It’s been around for about a decade, but the Amarok’s appeal is unfading. It may have received a slight update here or an engine upgrade there, but it’s still the same bakkie that has found myriad faithful owners over the years.
Even when going into battle with bakkie stalwarts like Toyota, Ford and Isuzu, the Amarok has managed to stand its ground, going for an upmarket approach - and finding success. Years ago, most bakkie makers offered some sort of V6-powered derivative, usually positioned at the top end of the range. Since the Mercedes-Benz X350d disappeared, VW’s Amarok is the only option for those that want their double cab with some V6 muscle.
In the case of the Amarok, it’s a 3.0-litre turbodiesel V6 producing an incredible 190 kW (200 kW on overboost) and a substantial 580 Nm of torque. It’s no surprise then, that this is SA’s fastest bakkie. 0-100 km/h comes up in just 7.6 seconds - quick for a hot hatch, let alone a two tonne workhorse.
But that’s not what bakkies are about. While originally designed as hard-working transport, the double cab has morphed into a lifestyle vehicle, with many families opting for the rugged appeal of a bakkie over an SUV or sedan.
In terms of family carrying capabilities, the Amarok impresses with the best ride quality in its class. The jiggly ride associated with bakkies is still there, although it’s been suppressed very well. Up front, the leather-trimmed seats are comfortable, offering plenty of support and adjustment. The rear does feel cramped, however. For a bakkie, the build quality is very impressive - everything feels solid and well-screwed together. Just don’t expect any soft touch plastics.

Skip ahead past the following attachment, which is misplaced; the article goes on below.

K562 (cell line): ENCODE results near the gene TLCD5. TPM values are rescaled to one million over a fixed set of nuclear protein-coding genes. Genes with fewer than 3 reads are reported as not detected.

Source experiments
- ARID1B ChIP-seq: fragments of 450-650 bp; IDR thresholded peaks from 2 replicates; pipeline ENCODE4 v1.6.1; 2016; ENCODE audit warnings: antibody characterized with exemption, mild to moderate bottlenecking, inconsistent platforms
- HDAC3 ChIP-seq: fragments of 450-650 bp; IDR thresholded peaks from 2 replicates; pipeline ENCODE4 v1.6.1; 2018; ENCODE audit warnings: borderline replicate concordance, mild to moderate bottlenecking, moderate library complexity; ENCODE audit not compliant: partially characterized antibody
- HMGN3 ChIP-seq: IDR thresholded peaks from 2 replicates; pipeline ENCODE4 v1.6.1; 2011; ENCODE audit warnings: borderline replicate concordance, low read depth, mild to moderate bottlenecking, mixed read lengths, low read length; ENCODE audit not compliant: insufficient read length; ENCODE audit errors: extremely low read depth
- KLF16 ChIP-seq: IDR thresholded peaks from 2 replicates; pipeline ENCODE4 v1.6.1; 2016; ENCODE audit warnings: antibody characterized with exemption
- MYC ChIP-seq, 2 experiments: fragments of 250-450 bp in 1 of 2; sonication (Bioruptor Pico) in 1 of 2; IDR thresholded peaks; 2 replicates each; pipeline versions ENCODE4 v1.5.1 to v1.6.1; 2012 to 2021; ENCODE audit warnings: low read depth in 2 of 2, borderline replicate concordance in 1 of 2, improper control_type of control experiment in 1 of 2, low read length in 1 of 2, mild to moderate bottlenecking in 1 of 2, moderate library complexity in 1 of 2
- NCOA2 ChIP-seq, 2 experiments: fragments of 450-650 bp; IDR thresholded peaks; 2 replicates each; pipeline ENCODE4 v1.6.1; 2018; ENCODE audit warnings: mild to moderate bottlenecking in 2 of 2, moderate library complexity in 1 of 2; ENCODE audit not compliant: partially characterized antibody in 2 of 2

Still, at just under R1 million, we’d like the cabin to feel just a touch more luxurious. A glaring omission at this price is the lack of safety tech. Yes, you get stability control, traction control and ABS with EBD - but features such as adaptive cruise control, lane-keep assist and blind spot monitoring aren’t available. We’re hoping the new Amarok, due to be revealed in 2022, will have these features available.
The performance of our test unit highlighted what is undeniably the main attraction to the V6 Extreme. It feels so quick. Put your foot down and it jettisons ahead, moving with surprising force for such a heavy brute. As you ride that wave of torque, the turbodiesel V6 even provides a sporty soundtrack. But, we’ve got to ask, is it really necessary? It’s certainly intoxicating, but as an everyday prospect, we can’t help but think it’s slightly pointless.
It may not have as much power as the V6, but VW’s 2.0-litre turbodiesel has ample power and torque for the Amarok. What’s more, it’s cheaper to buy and lighter on fuel. As much as we were charmed by the magnificent powertrain found in the Extreme V6, the smaller engined model may be the more sensible buy.
It’s a very difficult thing, evaluating products like the Amarok V6. From a sensible perspective, it doesn’t make much sense - there are cheaper, newer rivals out there offering better tech and equally excellent off-road ability. If you really want an Amarok, the four-cylinder derivative - while not as fast - is cheaper, just as capable (as a workhorse) and more economical. But when looked at as an object of desire, you begin to understand the V6 model. It sits at the summit of SA bakkies, not only as the most expensive, but the fastest and most powerful. R996 000 for any bakkie is a lot of money, but if you want the most outlandish one of them all, it’s a price you’ll have to pay.
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